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ORIGINAL ARTICLE
Year : 2022  |  Volume : 19  |  Issue : 4  |  Page : 213-216

Religious circumcision (Khatna) and circumcision mishaps in Kashmiri children


1 Department of General and Minimal Access Surgery, SKIMS Medical College, Srinagar, Jammu and Kashmir, India
2 Tutor Faculty Nursing College, IUST, Kashmir, India

Correspondence Address:
Dr. Yaqoob Hassan
Department of General and Minimal Access Surgery, SKIMS Medical College, Srinagar, Boys Hostel, Room F7, Srinagar, Jammu and Kashmir
India
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Source of Support: None, Conflict of Interest: None


DOI: 10.4103/ajps.ajps_158_21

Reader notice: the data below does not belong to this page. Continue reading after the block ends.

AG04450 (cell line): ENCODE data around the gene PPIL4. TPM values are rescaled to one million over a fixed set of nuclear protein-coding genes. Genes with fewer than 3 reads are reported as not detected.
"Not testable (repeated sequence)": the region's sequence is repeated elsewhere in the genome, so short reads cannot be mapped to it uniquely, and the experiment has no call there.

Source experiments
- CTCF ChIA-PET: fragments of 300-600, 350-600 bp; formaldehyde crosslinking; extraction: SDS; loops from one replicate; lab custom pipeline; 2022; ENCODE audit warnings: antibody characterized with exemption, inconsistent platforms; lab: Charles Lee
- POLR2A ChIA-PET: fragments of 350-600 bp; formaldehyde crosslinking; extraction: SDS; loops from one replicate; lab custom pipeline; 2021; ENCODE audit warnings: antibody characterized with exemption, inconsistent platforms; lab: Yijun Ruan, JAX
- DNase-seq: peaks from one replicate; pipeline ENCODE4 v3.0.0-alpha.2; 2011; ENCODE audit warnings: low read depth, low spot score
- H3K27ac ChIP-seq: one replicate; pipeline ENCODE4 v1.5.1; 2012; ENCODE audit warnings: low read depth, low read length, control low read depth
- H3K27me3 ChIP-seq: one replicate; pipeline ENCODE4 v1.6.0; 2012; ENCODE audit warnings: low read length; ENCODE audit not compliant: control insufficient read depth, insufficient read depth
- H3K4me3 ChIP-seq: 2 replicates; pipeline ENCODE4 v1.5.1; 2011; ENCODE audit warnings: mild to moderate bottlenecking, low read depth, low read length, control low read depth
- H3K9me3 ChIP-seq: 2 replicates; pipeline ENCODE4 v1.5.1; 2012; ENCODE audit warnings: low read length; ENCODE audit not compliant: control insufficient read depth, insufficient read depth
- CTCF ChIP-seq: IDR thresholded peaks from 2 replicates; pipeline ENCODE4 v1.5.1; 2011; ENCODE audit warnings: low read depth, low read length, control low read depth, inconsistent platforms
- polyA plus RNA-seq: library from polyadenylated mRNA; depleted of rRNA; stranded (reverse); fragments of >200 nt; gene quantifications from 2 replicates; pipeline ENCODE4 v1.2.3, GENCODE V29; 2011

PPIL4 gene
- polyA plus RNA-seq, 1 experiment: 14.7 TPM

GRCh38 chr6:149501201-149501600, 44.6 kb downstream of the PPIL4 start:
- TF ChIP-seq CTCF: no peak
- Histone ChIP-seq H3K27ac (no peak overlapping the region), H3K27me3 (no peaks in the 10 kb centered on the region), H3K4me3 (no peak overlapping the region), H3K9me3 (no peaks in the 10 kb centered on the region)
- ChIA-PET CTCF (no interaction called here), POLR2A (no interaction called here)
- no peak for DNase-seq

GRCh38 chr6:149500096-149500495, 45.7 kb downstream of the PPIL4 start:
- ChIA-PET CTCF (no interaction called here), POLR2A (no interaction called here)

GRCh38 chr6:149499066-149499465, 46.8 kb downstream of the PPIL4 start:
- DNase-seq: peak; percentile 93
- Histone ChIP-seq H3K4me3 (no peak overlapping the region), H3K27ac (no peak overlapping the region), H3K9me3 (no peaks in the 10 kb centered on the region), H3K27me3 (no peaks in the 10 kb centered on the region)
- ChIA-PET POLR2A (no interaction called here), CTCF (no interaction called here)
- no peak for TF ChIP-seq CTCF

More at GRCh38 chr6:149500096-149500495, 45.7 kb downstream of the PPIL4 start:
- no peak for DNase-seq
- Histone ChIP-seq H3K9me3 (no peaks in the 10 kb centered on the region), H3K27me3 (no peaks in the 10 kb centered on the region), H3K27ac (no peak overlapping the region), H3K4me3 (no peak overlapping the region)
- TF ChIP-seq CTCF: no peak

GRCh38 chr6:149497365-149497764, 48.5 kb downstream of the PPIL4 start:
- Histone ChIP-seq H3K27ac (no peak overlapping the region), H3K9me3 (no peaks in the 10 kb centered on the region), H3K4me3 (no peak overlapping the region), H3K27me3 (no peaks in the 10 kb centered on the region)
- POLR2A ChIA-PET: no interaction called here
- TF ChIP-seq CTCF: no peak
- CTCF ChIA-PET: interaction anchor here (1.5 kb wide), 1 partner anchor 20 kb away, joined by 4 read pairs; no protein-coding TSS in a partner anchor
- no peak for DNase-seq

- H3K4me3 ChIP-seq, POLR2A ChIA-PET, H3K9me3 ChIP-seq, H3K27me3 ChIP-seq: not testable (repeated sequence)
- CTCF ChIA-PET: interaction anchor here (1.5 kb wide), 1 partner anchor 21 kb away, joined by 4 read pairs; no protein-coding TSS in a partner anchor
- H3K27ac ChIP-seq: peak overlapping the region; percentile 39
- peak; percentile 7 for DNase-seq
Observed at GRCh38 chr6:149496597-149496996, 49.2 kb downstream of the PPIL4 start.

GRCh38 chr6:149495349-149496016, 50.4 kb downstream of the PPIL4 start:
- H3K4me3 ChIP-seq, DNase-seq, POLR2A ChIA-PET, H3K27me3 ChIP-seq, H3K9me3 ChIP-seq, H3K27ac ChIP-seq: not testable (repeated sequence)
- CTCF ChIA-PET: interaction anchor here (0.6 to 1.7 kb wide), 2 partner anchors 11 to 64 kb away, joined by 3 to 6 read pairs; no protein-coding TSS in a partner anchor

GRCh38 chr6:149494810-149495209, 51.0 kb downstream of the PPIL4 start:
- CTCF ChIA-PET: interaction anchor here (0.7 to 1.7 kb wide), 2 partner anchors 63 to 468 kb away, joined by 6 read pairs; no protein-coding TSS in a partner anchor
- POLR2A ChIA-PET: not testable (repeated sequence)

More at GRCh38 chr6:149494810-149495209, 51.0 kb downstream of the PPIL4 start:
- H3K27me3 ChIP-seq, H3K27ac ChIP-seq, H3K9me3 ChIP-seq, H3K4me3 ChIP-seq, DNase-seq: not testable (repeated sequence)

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Background: Male circumcision is recommended practice in Muslim tradition and one of the oldest operations performed all over the world. Male circumcision is universal in our Muslim-dominated valley of Kashmir for religious reasons. It can be performed by different techniques such as the conventional open methods, the device methods and sutureless methods. The objective of this study was to report our practice of male circumcision amongst children and compare the different common surgical techniques and highlight the circumcision mishaps conducted by quacks in the Kashmir Valley. Materials and Methods: This was a comparative observational study conducted at SKIMS Medical College and Hospital, from 2017 to 2021. Children who presented for primary circumcision were subjected to one of two different surgical techniques; the dorsal slit or Guillotine method. The prospective analysis of children managed for circumcision mishaps conducted by non-professionals was also included in the study. Circumcisions done after 2 years of age were defined as delayed. The data were collected analysed using SPSS software (SPSS version 22, IBM, Armonk, NY, USA). Results: Total of 689 Kashmiri Muslim male children between 1 day and 10 years of age over a period of 5 years were studied. Six hundred and fifty-five children for primary circumcision and 34 children managed for circumcision mishaps were included in the study. Amongst the subjects for primary circumcision, the most number of children were between 1 and 2 years of age (33.28%). One hundred and fourteen (25.73%) hospital-delivered babies and 201 (94.81%) home-delivered babies had delayed circumcision that is after 2 years of age (P = 0.00001). Religious requirement was the only indication for circumcision in this study. Three hundred and ninety-six (60.46%) children were circumcised with dorsal slit and 259 (39.54%) with guillotine method using computer-generated random numbers. Complications were found 8.08% of subjects in dorsal slit method as compared to 16.60% in guillotine technique (P = 0.008). Out of 34 children managed for circumcision mishaps, 11 (32.35%) presented with massive bleeding after primary circumcision by half doctors, 18 (52.94%) had incomplete circumcision, 3 (8.82%) had multiple skin bridges and 2 (5.88%) had incomplete circumcision with glans injury. All the patients with circumcision mishaps were treated with good outcome. There was no mortality. Conclusion: Circumcision occurs at a wide range of ages and male circumcision is universal in our Muslim-dominated valley for religious reasons. Circumcision by quacks and the associated complications are still prevalent in our society. The procedure is safe and free of any major complications when conducted by trained medical personnel under aseptic conditions of the operation theatre and hence should be encouraged.


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